THIS is another particular case, which we do not find. any reporters who have gone before us to have noted.
We have already observed, that this species of public robbery, was formerly, though never pardoned after conviction, very common. It is now a matter of surprise, to reflect that such vast property, as always has been remitted by post-letters, should have been so insecurely guarded in their conveyance. A lad with the mail behind him, often carried thousands of pounds through lonely roads, in the dead hour of night. Hence, where there could be no resistance, every lurking cowardly thief, was able to take the mail at his pleasure; but happily, the disposal of the plunder seldom failed of leading to a discovery of the perpetrator.
When the unfortunate man, who is the subject of the present report, was tempted to swerve from the paths of honesty, in robbing the mail, he was a linen-draper of good repute, at Henley-upon-Thames. He married the sister of one Kitson, a maltster of the same town, by whom, it appears, he was seduced to commit the robbery; and who then, having received a part of the plunder, basely impeached, and brought him to an ignominious death. We say basely, though the public received benefit from the information of Kitson, yet cannot we divest ourselves of detestation of such individual treachery.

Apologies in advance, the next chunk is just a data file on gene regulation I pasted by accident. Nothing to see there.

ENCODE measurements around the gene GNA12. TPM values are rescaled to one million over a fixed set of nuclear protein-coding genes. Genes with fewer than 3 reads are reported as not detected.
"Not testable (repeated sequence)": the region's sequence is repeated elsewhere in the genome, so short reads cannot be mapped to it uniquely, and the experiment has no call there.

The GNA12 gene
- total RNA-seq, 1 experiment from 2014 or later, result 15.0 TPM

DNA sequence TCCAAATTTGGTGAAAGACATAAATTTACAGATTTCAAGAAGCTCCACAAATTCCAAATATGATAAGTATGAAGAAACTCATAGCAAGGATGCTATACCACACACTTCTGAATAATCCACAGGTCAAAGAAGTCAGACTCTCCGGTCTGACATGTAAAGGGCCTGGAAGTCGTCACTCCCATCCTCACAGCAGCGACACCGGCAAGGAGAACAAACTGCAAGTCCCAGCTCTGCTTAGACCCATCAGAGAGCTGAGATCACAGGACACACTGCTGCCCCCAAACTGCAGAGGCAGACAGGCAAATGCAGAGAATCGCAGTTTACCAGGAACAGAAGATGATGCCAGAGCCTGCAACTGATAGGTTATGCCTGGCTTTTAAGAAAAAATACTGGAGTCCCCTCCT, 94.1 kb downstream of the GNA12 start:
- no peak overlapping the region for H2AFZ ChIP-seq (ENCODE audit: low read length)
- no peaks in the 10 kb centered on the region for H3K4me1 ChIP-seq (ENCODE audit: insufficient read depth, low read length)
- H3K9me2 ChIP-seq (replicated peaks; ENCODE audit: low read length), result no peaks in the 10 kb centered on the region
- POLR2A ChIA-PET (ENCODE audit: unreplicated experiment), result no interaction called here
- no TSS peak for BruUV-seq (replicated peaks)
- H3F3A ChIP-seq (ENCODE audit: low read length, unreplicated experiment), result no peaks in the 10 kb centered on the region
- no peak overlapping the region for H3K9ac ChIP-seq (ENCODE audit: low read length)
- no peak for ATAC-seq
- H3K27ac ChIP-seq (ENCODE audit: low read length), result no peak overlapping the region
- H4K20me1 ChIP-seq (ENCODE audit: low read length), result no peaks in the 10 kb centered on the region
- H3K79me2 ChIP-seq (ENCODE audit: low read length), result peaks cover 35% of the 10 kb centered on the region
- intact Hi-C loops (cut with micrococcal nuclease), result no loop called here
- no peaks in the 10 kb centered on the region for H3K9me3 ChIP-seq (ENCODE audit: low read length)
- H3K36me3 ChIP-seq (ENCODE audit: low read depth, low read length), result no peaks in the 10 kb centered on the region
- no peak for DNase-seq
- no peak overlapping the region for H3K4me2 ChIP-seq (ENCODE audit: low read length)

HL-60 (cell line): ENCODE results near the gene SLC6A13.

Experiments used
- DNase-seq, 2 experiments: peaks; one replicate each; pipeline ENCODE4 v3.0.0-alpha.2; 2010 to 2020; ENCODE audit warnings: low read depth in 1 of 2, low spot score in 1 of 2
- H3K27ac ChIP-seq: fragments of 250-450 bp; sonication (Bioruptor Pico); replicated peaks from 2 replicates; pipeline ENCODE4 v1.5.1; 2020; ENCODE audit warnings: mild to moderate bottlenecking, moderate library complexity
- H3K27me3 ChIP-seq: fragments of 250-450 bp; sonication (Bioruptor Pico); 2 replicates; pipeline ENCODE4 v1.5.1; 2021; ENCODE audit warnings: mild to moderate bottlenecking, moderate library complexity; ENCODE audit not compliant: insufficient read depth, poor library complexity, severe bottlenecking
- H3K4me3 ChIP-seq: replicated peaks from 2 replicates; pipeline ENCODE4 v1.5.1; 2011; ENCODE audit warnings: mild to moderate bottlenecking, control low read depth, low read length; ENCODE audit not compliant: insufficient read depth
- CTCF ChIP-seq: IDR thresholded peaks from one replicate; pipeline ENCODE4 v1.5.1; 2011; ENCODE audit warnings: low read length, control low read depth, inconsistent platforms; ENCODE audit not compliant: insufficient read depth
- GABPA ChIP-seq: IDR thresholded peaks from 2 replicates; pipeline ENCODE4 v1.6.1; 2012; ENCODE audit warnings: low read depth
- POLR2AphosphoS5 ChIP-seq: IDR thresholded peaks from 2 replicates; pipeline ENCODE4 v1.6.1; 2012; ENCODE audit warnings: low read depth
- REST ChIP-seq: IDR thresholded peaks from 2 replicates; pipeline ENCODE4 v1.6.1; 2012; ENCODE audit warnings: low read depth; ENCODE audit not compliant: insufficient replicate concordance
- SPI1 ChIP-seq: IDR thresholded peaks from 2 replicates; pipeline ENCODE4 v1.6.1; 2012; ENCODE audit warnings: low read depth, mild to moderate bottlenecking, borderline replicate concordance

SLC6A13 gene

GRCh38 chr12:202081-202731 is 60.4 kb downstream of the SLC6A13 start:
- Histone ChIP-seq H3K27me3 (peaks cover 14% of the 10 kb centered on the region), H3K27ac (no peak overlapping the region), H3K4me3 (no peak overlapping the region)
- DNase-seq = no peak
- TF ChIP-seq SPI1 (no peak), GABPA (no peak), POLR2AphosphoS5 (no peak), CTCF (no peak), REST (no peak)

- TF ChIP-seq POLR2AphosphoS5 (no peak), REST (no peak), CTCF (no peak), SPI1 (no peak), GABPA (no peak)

In consequence of this information, a warrant was issued for the apprehension of Creak, who had repaired to London with the remainder of the bank-notes, in order to pass them away. After considerable search, he was apprehended in the borough of Southwark; in the very, act of putting off some of the stolen notes, for payment of linens, and when he found that he was apprehended he stuffed the remainder into his mouth, and actually swallowed them before they could be recovered.
He was indicted at the Assizes held at Kingston, for the county of Surry, in the month of August, 1740, and convicted of robbing the Western and Portsmouth mails.
This man, though his offence was of so heinous a nature, may claim some compassion from the feeling reader. He had a large family, bore an excellent character among his neighbours, and his credit was still good with his merchants in London.
Unsuspicious of others, he had given credit to a considerable amount, and was deceived in promises of payment. It also appeared that this was the only piece of iniquity, in which he had been concerned.